Treatment for Mitochondrial Dysfunction
Mitochondria are cellular structures that produce the energy our bodies need to thrive. When the mitochondria are not able to function efficiently, you may be at an increased risk of chronic fatigue and low energy symptoms.
The mitochondria in your body are highly influenced by free radical damage. In many situations, reducing exposure to free radicals and increasing antioxidant consumption can protect the mitochondria and offer some relief from mitochondrial dysfunction.
Diagnosing Mitochondrial Dysfunction
According to anti-aging specialist Dr. Catherine Waller, there isn’t a truly good test for mitochondrial dysfunction, and it is most useful to measure levels of the nutrients that mitochondria require, such as CoQ10 and Carnitine. If these levels are low, providing supplements can repair mitochondrial function and improve symptoms.
In some situations, the following tests are used to rule out other problems with similar symptoms to mitochondrial dysfunction:
- Cardio metabolic stress test. This test measures the rate at which you consume oxygen. It is typically performed by an exercise physiologist.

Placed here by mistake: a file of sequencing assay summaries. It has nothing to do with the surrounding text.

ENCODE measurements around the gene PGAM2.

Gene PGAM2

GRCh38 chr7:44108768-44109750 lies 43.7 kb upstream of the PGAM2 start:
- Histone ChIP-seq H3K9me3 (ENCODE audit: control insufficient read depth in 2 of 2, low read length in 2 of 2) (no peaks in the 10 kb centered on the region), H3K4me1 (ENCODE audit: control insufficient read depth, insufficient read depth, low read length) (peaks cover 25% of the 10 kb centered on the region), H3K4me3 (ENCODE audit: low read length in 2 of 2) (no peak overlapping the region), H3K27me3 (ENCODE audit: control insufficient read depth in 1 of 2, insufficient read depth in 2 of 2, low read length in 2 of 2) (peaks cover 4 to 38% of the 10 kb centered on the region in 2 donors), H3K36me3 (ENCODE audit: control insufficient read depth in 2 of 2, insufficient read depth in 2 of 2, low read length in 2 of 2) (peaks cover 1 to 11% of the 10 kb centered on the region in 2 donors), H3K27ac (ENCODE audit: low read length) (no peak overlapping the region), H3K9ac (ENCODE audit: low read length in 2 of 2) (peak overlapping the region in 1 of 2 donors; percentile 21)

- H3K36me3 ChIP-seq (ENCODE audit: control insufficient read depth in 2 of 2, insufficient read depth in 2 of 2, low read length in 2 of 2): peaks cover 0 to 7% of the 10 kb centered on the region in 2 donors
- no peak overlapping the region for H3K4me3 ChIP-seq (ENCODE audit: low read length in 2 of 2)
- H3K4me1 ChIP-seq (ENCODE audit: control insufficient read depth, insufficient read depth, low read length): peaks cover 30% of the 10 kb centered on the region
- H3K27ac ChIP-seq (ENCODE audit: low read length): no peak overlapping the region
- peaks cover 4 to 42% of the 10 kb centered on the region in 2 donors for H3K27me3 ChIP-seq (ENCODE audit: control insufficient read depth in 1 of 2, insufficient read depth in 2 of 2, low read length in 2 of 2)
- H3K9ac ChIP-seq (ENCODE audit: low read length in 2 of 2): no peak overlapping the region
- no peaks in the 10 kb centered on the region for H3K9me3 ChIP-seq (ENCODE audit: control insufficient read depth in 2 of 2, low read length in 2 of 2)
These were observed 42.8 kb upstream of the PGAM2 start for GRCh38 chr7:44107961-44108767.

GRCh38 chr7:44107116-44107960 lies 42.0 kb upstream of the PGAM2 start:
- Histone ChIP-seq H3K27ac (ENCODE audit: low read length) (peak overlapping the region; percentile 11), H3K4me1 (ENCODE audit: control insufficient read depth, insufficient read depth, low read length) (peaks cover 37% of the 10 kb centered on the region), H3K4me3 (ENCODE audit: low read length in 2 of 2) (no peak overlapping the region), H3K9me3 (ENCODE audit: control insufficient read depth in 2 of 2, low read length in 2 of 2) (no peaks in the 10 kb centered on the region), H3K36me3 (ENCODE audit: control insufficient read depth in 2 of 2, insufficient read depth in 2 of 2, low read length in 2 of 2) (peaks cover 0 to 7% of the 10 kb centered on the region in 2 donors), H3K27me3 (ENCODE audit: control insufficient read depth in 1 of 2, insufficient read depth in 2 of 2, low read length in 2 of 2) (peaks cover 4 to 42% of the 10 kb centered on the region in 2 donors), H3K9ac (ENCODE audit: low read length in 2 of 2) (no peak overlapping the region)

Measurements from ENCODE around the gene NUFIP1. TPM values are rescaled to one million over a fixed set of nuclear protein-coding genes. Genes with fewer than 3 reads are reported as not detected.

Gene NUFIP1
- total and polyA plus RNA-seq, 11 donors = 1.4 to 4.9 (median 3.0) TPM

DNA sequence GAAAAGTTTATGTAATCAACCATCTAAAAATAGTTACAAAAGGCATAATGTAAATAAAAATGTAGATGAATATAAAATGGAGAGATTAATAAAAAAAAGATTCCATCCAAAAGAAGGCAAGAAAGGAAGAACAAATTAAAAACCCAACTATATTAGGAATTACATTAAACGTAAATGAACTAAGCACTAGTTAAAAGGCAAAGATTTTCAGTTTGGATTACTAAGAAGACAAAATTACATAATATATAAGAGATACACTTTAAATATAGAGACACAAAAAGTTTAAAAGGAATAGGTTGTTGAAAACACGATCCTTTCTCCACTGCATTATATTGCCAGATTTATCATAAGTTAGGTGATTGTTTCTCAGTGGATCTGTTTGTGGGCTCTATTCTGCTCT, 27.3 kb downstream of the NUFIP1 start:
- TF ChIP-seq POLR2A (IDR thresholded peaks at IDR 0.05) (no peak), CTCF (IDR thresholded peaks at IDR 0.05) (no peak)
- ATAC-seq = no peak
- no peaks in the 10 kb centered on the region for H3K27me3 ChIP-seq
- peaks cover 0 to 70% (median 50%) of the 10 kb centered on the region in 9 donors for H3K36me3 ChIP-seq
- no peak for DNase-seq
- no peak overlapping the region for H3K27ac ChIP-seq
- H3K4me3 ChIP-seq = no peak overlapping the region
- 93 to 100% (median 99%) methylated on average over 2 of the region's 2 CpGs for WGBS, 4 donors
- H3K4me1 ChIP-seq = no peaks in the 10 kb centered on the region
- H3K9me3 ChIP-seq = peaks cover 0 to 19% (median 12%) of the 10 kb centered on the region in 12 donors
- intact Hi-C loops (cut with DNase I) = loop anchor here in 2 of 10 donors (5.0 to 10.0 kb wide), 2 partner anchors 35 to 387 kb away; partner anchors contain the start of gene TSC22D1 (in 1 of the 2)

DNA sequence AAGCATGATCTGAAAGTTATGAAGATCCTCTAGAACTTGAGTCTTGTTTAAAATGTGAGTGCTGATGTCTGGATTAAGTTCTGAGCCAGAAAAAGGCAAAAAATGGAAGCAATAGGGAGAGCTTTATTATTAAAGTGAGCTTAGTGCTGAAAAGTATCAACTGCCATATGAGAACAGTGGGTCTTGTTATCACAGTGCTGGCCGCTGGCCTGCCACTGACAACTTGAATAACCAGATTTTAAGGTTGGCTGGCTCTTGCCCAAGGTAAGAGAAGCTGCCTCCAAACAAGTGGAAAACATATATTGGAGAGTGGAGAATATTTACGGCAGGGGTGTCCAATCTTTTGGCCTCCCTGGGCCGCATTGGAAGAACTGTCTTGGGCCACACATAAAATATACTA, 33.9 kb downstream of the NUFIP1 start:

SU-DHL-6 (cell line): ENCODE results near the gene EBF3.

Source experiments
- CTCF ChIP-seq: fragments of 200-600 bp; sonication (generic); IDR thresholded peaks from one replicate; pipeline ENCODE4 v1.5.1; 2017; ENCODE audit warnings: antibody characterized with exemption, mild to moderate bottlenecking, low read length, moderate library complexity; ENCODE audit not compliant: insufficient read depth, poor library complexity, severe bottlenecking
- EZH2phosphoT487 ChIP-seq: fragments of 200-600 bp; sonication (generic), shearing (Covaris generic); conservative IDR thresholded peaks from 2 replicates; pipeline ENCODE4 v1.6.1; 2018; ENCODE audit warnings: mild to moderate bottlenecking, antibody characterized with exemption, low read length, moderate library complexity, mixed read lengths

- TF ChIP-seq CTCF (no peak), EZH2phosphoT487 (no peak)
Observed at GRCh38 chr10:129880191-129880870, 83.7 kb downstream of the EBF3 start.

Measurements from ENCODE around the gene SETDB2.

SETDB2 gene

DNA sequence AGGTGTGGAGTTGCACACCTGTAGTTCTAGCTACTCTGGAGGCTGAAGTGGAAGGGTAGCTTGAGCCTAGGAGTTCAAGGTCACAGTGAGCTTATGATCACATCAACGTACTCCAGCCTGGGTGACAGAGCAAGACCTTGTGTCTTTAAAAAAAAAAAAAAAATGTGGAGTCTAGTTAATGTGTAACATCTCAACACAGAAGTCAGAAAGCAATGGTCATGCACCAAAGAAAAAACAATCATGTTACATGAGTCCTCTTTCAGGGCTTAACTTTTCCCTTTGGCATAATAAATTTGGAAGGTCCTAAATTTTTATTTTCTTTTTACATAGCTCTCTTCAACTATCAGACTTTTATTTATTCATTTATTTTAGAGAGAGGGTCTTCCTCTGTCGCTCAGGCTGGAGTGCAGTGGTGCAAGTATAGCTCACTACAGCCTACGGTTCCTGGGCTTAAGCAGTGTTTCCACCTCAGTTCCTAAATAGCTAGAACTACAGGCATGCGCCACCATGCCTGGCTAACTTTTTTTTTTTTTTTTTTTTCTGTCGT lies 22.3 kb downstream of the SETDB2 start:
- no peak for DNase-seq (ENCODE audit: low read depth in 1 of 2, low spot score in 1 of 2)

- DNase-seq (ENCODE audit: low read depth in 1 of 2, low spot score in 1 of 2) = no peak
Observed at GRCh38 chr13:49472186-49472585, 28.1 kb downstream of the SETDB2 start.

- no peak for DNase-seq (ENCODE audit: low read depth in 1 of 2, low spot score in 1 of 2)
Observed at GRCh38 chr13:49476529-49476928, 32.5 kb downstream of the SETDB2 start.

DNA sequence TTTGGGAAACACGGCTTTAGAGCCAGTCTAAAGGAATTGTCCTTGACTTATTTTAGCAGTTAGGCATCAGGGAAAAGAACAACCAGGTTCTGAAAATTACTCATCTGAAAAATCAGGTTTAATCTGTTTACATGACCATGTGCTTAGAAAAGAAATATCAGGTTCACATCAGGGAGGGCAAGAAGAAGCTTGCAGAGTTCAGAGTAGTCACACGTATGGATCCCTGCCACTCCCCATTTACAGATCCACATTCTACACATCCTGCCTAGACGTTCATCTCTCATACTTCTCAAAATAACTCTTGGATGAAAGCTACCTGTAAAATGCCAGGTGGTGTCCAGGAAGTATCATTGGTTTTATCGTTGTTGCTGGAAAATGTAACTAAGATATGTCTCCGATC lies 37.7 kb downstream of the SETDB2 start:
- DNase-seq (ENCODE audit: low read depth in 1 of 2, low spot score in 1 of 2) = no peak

- Organic acids-urinary test. This test measures the byproducts of metabolism, nutritional deficiencies, free radical & CoQ 10 levels and more. However, such tests are only available from a few specialized labs and are difficult to interpret.
Functional Medicine for Mitochondrial Dysfunction
Functional medicine therapy improves the health of the mitochondria by incorporating a collection of wellness practices, including anti-aging therapy, medical weight loss methods and other holistic treatments.
Treatment for mitochondrial dysfunction may include:
- Correcting thyroid hormone problems
- Finding and treating infections
- Discontinuing medications like statins
- Lifestyle and dietary changes
Genetic testing, heavy metal testing and measuring detoxification enzymes can be used to test the effectiveness of your body’s detoxification system in relation to your mitochondria health.
Reducing Environmental Exposure to Toxins and Radiation
Often, the best way to reduce mitochondrial dysfunction is to take preventative steps to reduce exposure to free radicals, which may cause further damage to the mitochondria.
This may require making lifestyle changes:
- Changing your diet
- Drinking six to eight glasses of water each day
- Exercising regularly
You can minimize your exposure to toxins in your home by airing out dry cleaning, using HEPA/ULPA air filters, cleaning and monitoring heating systems and reducing your use of toxic household and personal care products. It may also help to keep plants in your home and regularly vacuum and dust to remove allergens.
It may also help to avoid exposure to garden chemicals, car exhaust, secondhand smoke and other petrochemicals.